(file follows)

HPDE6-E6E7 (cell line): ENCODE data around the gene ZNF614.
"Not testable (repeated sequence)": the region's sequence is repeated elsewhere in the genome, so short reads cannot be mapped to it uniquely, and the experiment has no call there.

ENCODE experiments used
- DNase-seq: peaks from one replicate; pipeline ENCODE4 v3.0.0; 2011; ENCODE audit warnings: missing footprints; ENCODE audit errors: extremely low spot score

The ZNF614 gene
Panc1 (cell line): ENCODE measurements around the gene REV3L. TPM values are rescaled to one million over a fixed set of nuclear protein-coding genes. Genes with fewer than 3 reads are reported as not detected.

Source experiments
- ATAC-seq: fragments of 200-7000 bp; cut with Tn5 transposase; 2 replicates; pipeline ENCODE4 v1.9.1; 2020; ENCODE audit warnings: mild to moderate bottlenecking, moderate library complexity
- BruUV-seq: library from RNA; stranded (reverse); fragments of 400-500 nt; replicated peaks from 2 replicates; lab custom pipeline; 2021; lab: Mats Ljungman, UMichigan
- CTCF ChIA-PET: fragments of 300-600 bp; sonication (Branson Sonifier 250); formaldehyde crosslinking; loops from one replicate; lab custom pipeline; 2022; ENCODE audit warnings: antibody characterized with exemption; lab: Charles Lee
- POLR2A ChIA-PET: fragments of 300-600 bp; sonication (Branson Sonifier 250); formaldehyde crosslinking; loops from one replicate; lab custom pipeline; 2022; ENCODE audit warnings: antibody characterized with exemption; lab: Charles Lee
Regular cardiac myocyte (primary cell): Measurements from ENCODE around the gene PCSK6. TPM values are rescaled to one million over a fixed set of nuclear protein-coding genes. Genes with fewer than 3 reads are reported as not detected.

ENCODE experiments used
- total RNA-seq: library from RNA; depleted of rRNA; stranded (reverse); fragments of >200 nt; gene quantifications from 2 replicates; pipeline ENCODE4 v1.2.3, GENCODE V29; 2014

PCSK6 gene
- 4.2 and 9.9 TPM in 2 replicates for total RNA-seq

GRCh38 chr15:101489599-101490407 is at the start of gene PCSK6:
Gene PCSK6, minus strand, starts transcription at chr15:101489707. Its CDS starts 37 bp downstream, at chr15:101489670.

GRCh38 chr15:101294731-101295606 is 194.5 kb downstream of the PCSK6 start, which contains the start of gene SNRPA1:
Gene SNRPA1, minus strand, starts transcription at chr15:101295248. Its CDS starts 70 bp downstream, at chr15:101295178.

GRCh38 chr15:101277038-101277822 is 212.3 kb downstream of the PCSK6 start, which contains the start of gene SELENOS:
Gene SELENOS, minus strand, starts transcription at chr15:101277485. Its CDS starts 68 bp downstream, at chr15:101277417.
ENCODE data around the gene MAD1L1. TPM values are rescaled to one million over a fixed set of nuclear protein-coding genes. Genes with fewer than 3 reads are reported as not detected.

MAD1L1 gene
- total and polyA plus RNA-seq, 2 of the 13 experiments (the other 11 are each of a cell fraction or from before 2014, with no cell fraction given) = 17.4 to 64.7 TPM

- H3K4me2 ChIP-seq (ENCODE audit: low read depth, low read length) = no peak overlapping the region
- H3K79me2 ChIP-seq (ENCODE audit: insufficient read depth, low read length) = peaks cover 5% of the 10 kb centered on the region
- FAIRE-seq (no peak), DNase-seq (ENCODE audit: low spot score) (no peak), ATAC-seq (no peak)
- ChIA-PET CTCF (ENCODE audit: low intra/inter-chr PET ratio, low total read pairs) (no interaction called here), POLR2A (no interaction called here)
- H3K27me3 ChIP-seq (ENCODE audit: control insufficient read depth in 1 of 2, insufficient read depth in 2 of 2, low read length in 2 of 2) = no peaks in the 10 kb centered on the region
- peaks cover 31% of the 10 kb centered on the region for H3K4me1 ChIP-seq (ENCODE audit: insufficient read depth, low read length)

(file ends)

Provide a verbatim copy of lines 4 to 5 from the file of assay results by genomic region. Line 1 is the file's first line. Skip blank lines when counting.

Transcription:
- DNase-seq: peaks from one replicate; pipeline ENCODE4 v3.0.0; 2011; ENCODE audit warnings: missing footprints; ENCODE audit errors: extremely low spot score

The ZNF614 gene